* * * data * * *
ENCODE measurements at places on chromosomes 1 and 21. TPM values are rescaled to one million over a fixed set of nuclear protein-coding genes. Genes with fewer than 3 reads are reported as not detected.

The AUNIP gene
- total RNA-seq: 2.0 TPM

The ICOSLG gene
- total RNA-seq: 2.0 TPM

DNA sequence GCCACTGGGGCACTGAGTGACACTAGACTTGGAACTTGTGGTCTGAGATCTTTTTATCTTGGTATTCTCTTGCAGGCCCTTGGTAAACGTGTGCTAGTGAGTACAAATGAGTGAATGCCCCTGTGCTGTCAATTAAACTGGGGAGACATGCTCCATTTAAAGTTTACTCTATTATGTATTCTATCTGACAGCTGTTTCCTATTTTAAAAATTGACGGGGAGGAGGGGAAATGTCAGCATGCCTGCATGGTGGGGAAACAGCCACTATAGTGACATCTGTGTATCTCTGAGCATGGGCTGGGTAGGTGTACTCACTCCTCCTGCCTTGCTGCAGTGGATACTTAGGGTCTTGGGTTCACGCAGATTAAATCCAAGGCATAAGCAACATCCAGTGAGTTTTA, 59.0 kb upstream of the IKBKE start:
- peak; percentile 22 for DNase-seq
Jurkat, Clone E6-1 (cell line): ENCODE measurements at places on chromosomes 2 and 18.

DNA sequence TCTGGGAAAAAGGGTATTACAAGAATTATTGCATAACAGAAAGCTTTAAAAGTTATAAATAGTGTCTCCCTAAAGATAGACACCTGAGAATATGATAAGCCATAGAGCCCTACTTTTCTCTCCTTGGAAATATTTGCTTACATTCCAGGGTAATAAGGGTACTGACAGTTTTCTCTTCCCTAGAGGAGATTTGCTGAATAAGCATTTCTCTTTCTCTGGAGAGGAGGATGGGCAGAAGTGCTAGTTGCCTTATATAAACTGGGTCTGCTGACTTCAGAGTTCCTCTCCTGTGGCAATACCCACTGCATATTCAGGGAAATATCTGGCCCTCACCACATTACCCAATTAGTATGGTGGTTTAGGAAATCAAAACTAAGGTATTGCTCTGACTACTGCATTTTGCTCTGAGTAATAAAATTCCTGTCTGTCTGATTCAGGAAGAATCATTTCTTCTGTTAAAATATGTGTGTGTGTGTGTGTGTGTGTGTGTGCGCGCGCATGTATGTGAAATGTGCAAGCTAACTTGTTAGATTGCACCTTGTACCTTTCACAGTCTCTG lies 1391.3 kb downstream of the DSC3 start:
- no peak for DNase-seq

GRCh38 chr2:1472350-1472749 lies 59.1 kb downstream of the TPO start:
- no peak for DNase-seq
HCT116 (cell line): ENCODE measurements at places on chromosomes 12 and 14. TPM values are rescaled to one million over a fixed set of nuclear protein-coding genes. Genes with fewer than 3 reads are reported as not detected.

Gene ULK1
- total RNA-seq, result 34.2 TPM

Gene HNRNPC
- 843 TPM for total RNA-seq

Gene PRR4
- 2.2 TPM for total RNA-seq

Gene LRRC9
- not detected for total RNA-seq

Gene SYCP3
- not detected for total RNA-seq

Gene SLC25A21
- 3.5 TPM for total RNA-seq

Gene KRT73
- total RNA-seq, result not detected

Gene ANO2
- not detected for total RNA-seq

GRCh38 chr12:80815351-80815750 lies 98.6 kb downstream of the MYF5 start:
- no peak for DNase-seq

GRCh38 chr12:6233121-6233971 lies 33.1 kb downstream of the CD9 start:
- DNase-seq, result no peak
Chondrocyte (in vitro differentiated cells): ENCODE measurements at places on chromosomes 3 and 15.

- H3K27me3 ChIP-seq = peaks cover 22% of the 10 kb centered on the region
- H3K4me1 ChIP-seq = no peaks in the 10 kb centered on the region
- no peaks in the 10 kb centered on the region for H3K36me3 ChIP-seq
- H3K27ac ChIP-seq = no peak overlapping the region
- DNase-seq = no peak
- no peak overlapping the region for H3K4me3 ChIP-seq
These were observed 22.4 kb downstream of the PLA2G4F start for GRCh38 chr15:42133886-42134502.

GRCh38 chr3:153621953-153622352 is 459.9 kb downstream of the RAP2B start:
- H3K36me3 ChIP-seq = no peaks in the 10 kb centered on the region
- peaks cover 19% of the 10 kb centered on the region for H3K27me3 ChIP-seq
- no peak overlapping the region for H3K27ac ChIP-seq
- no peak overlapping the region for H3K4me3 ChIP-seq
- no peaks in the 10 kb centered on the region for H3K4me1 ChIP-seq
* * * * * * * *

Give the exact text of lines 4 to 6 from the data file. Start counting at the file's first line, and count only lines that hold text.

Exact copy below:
The ICOSLG gene
- total RNA-seq: 2.0 TPM

DNA sequence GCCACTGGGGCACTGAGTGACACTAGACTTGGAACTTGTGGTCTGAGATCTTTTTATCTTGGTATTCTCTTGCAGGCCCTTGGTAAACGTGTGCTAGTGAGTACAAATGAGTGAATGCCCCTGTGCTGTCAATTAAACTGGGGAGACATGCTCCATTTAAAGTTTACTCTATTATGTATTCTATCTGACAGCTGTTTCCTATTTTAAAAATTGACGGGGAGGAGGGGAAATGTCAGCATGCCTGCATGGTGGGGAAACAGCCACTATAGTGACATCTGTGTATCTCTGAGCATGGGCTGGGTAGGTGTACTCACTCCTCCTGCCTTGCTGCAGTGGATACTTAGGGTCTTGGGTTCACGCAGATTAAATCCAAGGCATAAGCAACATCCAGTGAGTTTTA, 59.0 kb upstream of the IKBKE start: